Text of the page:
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|Height:||21.25 – 25 inches|
|Weight:||58 – 88 pounds|
|Lifespan:||11 – 12 years|
|Colors:||Iron grey body with light grey or sandy color on the belly and legs, dark streaks on the front of the legs, and a black mask from muzzle to skull|
|Suitable for:||Large yards, livestock work, active families and singles, experienced dog owners|
|Temperament:||Loyal, reliable, independent, dominant, courageous, distrusting of strangers|
The Karst Shepherd is an unusual breed that is rarely spotted in the United States. This breed originated in Slovenia and has been around for hundreds of years. Until the 1960s, they were grouped with the Sarplaninac as one breed. These dogs are excellent working dogs that require firm boundaries and steady training if kept as a pet.
One reason that this breed is not routinely seen in the US is because it is not an AKC accepted breed. However, these dogs are an accepted breed in the UKC and the International Canine Federation. They are an old, well-established breed that is still kept to this day as a working livestock and guard dog in Slovenia and other areas. They are still considered the national dog of Slovenia.
Karst Shepherd Puppies – Before You Buy…
What’s the Price of Karst Shepherd Puppies?
When purchasing a Karst Shepherd puppy, budget for at least $1000. Since there are not currently any registered breeders in the US, you will likely have to pay import fees and taxes, as well as health screening and quarantine fees to bring a puppy home. Due to their rarity and the protections surrounding the breed and its breeding program, you may have difficulty finding a puppy.
3 Little-Known Facts About Karst Shepherd
1. They’re exceptionally healthy.
Since Karst Shepherds were purpose bred and not bred for a specific appearance, they tend to be extremely healthy dogs. They are not particularly prone to heart, lung, eye, kidney, or dental problems. In fact, the only notable health issues for the breed are the potential for joint problems.
2. There aren’t very many of them.
Current estimates put the number of Karst Shepherds in the world at around 600–800 dogs. In the 1980s, there were only 400 dogs registered with the UKC and FCI, and in the 1920s, there were fewer than 20. The breed is on a slow but notable incline, thanks to the development of breeding programs intended to preserve the breed and save it from extinction. Currently, there are no registered Karst Shepherd breeders in the US.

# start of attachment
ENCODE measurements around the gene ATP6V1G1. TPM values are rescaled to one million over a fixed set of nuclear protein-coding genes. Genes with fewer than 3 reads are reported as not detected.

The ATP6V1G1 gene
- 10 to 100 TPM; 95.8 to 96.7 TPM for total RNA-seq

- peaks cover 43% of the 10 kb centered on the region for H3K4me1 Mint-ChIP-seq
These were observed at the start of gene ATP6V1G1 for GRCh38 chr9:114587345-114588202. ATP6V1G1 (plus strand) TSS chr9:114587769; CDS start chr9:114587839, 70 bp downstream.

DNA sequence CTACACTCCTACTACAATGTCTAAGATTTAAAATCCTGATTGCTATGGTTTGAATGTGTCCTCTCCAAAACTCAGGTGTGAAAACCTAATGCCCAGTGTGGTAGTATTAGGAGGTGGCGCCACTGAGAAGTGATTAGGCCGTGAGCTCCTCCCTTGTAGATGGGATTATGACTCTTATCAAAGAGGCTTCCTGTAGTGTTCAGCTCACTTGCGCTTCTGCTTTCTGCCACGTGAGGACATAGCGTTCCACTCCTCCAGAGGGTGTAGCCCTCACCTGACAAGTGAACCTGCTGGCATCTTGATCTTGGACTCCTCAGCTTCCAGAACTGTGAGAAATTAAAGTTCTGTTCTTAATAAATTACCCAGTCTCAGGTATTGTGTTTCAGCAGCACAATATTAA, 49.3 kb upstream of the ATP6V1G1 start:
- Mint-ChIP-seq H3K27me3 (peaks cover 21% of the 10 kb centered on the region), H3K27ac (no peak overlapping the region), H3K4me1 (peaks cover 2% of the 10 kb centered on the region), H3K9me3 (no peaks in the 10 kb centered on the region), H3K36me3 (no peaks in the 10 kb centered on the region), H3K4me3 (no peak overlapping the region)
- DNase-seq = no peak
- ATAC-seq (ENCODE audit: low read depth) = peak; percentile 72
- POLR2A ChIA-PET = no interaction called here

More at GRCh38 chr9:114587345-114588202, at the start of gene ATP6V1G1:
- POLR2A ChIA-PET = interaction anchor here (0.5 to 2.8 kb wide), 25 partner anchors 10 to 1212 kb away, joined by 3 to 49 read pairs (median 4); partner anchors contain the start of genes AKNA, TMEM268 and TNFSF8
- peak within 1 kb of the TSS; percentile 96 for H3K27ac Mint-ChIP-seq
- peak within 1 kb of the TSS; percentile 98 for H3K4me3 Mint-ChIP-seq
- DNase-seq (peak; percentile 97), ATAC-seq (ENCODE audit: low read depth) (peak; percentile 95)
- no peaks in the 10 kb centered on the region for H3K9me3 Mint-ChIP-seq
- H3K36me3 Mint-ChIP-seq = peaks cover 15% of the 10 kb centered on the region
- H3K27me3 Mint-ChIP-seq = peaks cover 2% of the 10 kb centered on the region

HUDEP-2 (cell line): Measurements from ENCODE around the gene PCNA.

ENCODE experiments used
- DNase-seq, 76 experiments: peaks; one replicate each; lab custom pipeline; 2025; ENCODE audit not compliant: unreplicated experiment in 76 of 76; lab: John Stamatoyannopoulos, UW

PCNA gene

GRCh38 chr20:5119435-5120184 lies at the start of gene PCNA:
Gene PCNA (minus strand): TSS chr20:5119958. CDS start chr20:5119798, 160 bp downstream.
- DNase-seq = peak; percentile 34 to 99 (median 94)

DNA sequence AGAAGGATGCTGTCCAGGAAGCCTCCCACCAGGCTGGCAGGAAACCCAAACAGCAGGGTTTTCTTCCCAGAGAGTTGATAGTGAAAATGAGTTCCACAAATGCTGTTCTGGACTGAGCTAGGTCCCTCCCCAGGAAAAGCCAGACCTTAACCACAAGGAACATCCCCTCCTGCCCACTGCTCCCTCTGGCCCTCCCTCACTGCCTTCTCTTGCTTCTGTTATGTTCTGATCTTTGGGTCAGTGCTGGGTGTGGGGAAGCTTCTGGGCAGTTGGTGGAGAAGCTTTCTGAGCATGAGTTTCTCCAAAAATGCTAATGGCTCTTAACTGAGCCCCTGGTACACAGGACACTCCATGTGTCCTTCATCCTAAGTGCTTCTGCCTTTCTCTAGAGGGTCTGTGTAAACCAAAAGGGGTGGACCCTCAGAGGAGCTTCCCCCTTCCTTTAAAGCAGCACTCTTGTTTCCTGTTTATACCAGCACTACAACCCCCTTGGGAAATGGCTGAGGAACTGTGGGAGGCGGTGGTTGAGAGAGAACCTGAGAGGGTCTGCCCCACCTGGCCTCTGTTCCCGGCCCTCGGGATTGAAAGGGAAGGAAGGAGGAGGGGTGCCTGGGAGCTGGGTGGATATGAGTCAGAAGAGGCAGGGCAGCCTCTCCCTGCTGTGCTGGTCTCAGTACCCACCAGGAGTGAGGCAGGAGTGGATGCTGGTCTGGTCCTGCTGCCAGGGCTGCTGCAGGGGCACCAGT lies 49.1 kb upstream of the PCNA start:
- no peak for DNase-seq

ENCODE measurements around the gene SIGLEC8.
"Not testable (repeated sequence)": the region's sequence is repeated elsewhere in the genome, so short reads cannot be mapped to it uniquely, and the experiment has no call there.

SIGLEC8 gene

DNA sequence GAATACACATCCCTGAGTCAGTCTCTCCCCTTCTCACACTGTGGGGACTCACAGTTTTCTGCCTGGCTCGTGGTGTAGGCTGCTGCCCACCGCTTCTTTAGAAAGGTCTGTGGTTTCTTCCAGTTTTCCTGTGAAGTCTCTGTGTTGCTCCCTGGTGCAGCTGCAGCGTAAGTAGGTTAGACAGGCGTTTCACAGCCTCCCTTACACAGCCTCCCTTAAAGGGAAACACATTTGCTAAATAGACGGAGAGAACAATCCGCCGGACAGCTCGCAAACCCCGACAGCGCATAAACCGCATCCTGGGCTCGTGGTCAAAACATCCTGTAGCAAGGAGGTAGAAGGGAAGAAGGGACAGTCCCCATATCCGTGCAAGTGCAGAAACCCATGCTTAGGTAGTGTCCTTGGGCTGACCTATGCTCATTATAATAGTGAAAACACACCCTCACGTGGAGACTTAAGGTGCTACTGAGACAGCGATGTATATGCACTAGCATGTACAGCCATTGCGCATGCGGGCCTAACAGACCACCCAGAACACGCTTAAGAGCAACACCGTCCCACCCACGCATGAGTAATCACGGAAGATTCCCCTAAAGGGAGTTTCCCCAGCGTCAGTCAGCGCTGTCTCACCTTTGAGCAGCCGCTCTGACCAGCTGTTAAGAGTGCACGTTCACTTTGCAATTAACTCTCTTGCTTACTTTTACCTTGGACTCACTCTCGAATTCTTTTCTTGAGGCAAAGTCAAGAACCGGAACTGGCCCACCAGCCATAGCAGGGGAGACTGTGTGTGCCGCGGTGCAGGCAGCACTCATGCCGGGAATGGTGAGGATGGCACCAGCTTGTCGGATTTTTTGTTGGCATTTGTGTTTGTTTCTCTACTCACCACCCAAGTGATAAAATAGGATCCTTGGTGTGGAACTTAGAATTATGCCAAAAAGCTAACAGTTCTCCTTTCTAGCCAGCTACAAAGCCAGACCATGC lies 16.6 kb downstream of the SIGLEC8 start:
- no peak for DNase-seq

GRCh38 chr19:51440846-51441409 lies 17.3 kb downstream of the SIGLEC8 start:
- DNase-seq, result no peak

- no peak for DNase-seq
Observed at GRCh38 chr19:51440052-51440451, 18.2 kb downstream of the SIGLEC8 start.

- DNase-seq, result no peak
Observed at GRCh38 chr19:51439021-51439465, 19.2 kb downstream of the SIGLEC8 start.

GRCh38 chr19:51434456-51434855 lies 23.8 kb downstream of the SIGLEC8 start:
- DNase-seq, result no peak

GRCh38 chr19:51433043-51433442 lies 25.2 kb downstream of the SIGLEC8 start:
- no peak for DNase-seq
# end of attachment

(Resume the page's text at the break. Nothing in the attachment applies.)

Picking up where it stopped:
3. Inbreeding is a real risk.
Due to the low number of these dogs, there are concerns about inbreeding in the breeding program. One way this has been combatted is through the introduction of a single Great Pyrenees male into the breeding program. There are also strict rules surrounding how any litters a single male can sire and how distantly the parents must be related in order to breed within the program. Dogs with genetic conditions are rarely accepted into the breeding program due to the risk of passing on health problems.
Temperament & Intelligence of the Karst Shepherd
Are These Dogs Good for Families? 👪
The Karst Shepherd is a loyal dog that is not known as a biter, making them a good option for homes with older children. However, when keeping this breed as a pet, it’s imperative that all members of the household understand the dog’s training regimen and how to stick to it. Homes with young children may have trouble keeping the whole family in compliance with the dog’s training.
Since this breed is known to be dominant, it’s important to maintain strict boundaries to keep the dog in its place in the pecking order of the family. To help a Karst Shepherd understand that it isn’t the dominant one in the household, they should not be allowed to be overly protective of toys or food and should not be allowed on furniture. Young children may have difficulty understanding the importance of these rules and allow the dog to get away with things they shouldn’t.
Does This Breed Get Along with Other Pets?
Since they are livestock herding dogs at their core, Karst Shepherds may attempt to herd other pets in the household, which can lead to problems, especially with other dogs and cats. They are independent dogs, so they tend to do well without animal companionship. When it comes to small animals, like rodents and cats, precautions should be taken to avoid the dog injuring the animal, whether intentional or accidental. As always, slow and safe introductions are necessary to maintain safety and comfort for all animals in the home.